In Age of Myth, Raithe accidentally kills a god, and the ‘gods’, AKA the Fhrey, seek vengeance before this revelation starts a rebellion. Only the rumor-claimed “God Killer”, a widow, and a young seer can hope to stop them.
Why this book?: I’m a huge fan of Mr. Sullivan’s other books, and when I saw I could get this book earlier, I was ecstatic! That being said…
I would like to thank the people at Del Rey for allowing me to have an ARC of this book via NetGalley.
Let me just say this—if you go into this book having previously read Mr. Sullivan’s other books, Riyria, do not expect these books to be at all similar. Riyria is one of my all time favorites, and that is how I originally learned of this book. Mr. Sullivan intended for this book to be another entrance into this world, and that means that it’s nothing what you will be expecting.
Only a few things ended up bothering me in this book, and most of them were either fixed or proven that those ‘traditions’ were wrong.
Amazing world and characters!
Not much world-building had to be done, in my opinion, but that was because I had already read the Riyria books. Even if you haven’t, the world building is still there. Details were still explained, names were easily placed to people/objects/places. As said before, it’s not necessary to read all 9 Riyria books before picking up this one.
The characters—I loved all of them. Raithe is just the perfect amount of cynical and humorous, Malcolm reminds me of another character from a different book (with the same name) with his innocence and sheltered behavior. All of the woman are amazing and strong. Persephone knows what shes about, and rules with her knowledge and intelligence. Suri is such a unique little girl, fearless and adorable. And Arion! Arion! Wow, I just love all of the women characters, especially Moya—yelled at for being ‘slutty’ but ignoring them and being herself. It’s amazing, all of the characters are so diverse and life-like.
What dropped the rating for me was the predictability and sexism. The sexism I could deal with, because it was disproven and was actually a plot point that became important near the end. The predictability, however, killed a lot of the surprises during my read of this book. Maybe I was thinking too hard, and not enjoying the book, but that stood out to me.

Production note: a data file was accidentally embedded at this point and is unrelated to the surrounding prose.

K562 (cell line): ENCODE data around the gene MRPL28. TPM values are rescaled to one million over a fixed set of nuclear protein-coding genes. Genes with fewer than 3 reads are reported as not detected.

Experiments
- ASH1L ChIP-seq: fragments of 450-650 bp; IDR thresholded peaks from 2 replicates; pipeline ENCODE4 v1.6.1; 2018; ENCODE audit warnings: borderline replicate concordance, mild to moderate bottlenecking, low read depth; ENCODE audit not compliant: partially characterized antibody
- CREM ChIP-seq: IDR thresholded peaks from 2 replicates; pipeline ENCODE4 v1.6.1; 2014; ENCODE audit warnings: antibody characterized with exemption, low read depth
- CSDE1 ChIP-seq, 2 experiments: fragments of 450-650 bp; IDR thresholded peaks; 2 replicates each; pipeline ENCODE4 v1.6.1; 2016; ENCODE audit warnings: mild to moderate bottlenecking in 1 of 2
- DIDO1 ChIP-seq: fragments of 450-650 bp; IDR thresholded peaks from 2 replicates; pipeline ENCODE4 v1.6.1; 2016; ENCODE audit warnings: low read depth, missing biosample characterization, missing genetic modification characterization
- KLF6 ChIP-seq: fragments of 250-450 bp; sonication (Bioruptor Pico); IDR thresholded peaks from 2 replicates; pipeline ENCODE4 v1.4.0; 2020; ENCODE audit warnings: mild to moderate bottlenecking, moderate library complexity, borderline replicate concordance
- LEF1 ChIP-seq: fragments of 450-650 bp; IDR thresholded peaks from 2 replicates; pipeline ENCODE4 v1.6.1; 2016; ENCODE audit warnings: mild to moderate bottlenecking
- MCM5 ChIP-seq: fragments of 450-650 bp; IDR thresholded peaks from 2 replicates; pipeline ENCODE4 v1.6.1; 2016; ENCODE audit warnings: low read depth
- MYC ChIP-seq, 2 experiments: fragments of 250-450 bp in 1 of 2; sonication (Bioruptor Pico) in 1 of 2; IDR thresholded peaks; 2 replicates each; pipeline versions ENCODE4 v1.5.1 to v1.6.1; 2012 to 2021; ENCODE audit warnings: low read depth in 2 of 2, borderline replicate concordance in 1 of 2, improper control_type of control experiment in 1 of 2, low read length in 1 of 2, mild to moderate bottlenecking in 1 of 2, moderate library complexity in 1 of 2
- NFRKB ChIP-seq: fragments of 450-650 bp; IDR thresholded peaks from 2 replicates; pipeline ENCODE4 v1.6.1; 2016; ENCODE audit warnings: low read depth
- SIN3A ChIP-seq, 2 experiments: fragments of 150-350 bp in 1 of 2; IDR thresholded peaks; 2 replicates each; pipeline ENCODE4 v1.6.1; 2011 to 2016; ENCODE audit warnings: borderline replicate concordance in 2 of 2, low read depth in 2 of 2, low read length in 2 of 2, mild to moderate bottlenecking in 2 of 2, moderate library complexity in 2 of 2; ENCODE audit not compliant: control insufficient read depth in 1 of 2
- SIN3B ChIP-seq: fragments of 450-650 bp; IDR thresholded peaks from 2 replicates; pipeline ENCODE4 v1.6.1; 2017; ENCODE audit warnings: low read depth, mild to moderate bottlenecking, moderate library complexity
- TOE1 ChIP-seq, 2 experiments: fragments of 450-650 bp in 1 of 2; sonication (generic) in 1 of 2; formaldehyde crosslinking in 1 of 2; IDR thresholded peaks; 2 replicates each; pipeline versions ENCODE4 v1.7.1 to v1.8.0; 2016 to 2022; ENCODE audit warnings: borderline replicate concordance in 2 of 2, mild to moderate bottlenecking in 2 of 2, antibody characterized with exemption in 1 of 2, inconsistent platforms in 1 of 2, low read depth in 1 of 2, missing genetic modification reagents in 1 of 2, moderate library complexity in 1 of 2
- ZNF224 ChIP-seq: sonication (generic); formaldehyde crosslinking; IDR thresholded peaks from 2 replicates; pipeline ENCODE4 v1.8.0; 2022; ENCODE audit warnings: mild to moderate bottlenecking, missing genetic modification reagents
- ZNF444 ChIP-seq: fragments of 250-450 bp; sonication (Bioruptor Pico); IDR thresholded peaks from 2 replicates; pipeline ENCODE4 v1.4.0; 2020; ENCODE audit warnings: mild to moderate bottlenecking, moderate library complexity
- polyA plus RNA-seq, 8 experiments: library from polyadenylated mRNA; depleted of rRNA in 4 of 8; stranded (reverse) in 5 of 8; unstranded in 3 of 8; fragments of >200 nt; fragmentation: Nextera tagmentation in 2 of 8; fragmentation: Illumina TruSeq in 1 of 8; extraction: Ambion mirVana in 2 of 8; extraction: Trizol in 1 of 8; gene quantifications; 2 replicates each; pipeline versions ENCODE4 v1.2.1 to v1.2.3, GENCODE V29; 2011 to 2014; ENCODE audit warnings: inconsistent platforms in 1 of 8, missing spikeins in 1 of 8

Sweet and simple writing!
Mr. Sullivan’s writing is one of my favorites though. At times, I find it missing something, missing descriptions, missing explanations, and the like. But for the majority of the time, I loved how simple it is. He doesn’t add unnecessary flourishes, and it’s not like anything major is missing.
Final Rating: ★★★★★
Overall, it has been determined that I will always love any book Mr. Sullivan has written. I loved this book, loved the characters. The only thing that I had a problem with was the occasional sexism from male characters–which is solved and challenged at the end of the book.
Would I Recommend?
Any lovers of fantasy, magic, diverse and funny characters, and strong women characters would LOVE this book. A problem I had with Mr. Sullivan’s previous books was the overwhelming abundance of men, and the few women characters. Despite the few women characters being amazing, they were few and far between. That problem was fixed in this book, the majority being flipped.
Published: June 28th, 2016
Publisher: Del Rey
Page Count: 432
Genre: Fantasy/Epic Fantasy
Synopsis: via Goodreads
Since time immemorial, humans have worshipped the gods they call Fhrey, truly a race apart: invincible in battle, masters of magic, and seemingly immortal. But when a god falls to a human blade, the balance of power between men and those they thought were gods changes forever. Now, only a few stand between humankind and annihilation: Raithe, reluctant to embrace his destiny as the God Killer, Suri, a young seer burdened by signs of impending doom, and Persephone, who must overcome personal tragedy to lead her people. The Age of Myth is over; the time of rebellion has begun.
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